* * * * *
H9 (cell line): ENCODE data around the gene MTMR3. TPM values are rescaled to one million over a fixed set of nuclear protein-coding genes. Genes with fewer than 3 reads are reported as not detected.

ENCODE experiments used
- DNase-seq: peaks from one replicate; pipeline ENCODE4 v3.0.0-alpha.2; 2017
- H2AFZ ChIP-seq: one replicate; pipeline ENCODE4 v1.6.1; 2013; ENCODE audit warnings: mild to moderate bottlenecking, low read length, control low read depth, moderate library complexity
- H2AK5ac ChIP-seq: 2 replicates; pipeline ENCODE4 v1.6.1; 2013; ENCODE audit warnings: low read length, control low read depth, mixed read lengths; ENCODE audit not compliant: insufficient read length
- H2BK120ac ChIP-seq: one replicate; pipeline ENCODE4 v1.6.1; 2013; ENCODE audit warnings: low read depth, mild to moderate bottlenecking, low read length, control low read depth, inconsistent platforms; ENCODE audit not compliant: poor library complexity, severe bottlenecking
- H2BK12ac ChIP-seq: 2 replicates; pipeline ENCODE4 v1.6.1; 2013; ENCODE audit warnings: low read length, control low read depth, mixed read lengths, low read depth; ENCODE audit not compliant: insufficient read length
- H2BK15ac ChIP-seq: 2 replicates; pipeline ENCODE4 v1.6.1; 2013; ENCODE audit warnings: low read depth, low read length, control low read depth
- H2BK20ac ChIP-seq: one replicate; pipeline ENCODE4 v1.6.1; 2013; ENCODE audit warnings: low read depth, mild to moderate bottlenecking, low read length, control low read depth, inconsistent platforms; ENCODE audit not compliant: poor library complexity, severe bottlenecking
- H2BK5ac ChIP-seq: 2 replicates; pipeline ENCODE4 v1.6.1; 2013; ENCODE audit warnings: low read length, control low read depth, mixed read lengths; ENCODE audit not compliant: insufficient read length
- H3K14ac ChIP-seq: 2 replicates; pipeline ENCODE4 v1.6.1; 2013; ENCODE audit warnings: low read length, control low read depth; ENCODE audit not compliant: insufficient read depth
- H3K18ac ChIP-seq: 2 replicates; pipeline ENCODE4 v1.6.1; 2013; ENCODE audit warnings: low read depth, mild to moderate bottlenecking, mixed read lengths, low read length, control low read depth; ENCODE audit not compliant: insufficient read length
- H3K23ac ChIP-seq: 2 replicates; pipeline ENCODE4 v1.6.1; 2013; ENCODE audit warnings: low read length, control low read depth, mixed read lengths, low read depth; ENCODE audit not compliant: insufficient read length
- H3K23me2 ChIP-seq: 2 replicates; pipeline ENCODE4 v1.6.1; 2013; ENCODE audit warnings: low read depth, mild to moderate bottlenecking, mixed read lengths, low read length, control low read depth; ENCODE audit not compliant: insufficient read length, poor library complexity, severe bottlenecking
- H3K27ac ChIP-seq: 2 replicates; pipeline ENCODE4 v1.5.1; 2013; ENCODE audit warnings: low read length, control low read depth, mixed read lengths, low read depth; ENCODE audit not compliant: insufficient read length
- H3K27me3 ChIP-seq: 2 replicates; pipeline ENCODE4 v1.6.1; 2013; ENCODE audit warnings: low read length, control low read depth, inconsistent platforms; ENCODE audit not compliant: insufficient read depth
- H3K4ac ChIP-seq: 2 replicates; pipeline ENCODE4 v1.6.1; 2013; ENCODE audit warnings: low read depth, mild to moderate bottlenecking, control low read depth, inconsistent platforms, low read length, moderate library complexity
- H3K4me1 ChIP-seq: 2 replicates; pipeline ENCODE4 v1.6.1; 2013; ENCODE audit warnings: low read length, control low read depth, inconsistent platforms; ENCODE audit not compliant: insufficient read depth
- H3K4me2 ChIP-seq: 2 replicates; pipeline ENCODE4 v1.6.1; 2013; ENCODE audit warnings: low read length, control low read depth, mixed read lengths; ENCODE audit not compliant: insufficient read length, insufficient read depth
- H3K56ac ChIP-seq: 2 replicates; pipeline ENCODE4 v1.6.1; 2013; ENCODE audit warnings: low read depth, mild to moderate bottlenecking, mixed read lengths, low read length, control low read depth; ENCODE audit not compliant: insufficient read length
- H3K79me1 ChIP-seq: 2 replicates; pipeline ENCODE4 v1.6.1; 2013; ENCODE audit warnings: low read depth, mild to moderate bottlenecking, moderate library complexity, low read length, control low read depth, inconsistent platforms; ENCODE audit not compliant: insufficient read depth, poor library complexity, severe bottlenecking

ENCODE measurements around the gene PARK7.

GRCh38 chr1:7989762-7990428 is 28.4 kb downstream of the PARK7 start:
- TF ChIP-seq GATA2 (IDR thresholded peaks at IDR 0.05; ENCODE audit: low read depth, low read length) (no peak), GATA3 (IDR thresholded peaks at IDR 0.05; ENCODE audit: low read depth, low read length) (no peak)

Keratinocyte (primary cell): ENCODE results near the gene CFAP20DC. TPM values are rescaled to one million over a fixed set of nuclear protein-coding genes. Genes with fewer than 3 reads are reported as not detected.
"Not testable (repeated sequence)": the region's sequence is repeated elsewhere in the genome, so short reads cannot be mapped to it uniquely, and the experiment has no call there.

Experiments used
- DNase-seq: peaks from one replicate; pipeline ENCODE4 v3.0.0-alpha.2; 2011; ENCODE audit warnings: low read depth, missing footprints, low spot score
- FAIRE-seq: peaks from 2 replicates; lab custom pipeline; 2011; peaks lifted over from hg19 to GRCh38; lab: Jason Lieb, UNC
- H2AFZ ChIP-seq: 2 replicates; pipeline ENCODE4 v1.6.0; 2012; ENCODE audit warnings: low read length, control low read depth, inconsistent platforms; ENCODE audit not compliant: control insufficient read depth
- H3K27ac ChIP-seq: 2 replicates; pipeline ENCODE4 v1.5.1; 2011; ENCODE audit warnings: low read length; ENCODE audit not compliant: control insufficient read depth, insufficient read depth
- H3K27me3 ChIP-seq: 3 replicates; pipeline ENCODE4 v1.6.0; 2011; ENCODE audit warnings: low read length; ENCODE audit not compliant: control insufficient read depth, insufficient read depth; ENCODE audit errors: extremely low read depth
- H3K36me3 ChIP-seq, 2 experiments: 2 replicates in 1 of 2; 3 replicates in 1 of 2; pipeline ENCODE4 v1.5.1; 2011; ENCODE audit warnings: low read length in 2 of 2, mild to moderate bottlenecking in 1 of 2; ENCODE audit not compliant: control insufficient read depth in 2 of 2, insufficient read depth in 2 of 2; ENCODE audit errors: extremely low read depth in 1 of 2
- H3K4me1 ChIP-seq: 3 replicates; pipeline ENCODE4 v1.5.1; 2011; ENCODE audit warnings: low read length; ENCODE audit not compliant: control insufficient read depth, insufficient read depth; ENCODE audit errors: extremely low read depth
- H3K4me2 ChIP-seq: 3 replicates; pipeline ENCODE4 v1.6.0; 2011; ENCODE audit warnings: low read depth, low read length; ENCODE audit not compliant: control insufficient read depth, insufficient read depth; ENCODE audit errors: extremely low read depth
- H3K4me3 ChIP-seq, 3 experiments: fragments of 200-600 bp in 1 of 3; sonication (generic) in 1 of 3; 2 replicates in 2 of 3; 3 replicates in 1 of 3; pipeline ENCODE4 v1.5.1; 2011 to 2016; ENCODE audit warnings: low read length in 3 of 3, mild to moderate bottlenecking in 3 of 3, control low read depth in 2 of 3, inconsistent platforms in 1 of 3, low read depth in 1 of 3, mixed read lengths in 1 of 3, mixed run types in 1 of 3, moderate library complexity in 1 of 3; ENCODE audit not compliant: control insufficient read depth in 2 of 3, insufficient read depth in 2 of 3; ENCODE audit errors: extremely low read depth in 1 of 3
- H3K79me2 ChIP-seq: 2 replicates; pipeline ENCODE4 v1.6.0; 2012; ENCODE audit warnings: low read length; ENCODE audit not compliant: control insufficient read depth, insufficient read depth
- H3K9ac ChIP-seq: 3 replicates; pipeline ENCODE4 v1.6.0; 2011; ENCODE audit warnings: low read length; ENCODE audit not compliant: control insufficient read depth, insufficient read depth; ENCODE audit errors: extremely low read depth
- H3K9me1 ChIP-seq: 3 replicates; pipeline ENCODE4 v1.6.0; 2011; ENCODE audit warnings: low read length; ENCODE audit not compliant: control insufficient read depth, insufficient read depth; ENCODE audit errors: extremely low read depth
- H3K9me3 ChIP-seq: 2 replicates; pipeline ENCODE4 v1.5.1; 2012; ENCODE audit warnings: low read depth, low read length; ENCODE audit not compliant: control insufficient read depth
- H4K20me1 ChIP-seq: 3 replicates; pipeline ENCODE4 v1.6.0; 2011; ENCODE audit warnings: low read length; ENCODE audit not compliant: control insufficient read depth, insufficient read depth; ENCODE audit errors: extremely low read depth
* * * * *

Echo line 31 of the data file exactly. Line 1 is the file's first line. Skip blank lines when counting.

- H3K27ac ChIP-seq: 2 replicates; pipeline ENCODE4 v1.5.1; 2011; ENCODE audit warnings: low read length; ENCODE audit not compliant: control insufficient read depth, insufficient read depth